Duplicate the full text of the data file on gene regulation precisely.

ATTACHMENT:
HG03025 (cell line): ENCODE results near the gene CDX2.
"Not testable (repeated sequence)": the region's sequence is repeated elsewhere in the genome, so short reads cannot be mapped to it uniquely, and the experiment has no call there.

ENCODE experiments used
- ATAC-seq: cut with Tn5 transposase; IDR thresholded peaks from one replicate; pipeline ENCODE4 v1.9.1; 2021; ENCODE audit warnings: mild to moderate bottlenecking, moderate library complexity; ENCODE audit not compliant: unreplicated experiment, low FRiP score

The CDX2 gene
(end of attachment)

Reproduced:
HG03025 (cell line): ENCODE results near the gene CDX2.
"Not testable (repeated sequence)": the region's sequence is repeated elsewhere in the genome, so short reads cannot be mapped to it uniquely, and the experiment has no call there.

ENCODE experiments used
- ATAC-seq: cut with Tn5 transposase; IDR thresholded peaks from one replicate; pipeline ENCODE4 v1.9.1; 2021; ENCODE audit warnings: mild to moderate bottlenecking, moderate library complexity; ENCODE audit not compliant: unreplicated experiment, low FRiP score

The CDX2 gene